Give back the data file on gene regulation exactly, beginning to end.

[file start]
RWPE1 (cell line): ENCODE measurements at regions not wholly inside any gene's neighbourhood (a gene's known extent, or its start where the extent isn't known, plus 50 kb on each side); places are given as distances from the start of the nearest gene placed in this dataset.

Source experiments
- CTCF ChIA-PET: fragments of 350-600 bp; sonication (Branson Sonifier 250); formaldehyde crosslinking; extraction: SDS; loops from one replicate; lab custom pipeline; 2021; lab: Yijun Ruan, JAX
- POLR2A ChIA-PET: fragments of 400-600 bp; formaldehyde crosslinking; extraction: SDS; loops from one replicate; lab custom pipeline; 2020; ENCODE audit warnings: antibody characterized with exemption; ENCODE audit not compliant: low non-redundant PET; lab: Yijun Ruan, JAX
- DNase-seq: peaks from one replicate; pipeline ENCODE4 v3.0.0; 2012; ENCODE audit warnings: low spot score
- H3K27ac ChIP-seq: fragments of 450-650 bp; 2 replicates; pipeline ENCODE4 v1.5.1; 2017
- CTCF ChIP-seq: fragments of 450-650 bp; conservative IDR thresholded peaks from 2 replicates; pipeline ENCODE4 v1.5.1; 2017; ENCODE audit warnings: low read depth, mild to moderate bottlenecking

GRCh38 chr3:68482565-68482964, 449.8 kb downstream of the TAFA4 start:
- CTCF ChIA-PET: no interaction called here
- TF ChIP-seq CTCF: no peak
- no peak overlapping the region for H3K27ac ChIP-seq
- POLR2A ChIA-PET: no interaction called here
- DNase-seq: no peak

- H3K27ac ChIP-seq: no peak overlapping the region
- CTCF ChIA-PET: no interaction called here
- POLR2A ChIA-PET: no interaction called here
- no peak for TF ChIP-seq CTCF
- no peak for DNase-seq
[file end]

RWPE1 (cell line): ENCODE measurements at regions not wholly inside any gene's neighbourhood (a gene's known extent, or its start where the extent isn't known, plus 50 kb on each side); places are given as distances from the start of the nearest gene placed in this dataset.

Source experiments
- CTCF ChIA-PET: fragments of 350-600 bp; sonication (Branson Sonifier 250); formaldehyde crosslinking; extraction: SDS; loops from one replicate; lab custom pipeline; 2021; lab: Yijun Ruan, JAX
- POLR2A ChIA-PET: fragments of 400-600 bp; formaldehyde crosslinking; extraction: SDS; loops from one replicate; lab custom pipeline; 2020; ENCODE audit warnings: antibody characterized with exemption; ENCODE audit not compliant: low non-redundant PET; lab: Yijun Ruan, JAX
- DNase-seq: peaks from one replicate; pipeline ENCODE4 v3.0.0; 2012; ENCODE audit warnings: low spot score
- H3K27ac ChIP-seq: fragments of 450-650 bp; 2 replicates; pipeline ENCODE4 v1.5.1; 2017
- CTCF ChIP-seq: fragments of 450-650 bp; conservative IDR thresholded peaks from 2 replicates; pipeline ENCODE4 v1.5.1; 2017; ENCODE audit warnings: low read depth, mild to moderate bottlenecking

GRCh38 chr3:68482565-68482964, 449.8 kb downstream of the TAFA4 start:
- CTCF ChIA-PET: no interaction called here
- TF ChIP-seq CTCF: no peak
- no peak overlapping the region for H3K27ac ChIP-seq
- POLR2A ChIA-PET: no interaction called here
- DNase-seq: no peak

- H3K27ac ChIP-seq: no peak overlapping the region
- CTCF ChIA-PET: no interaction called here
- POLR2A ChIA-PET: no interaction called here
- no peak for TF ChIP-seq CTCF
- no peak for DNase-seq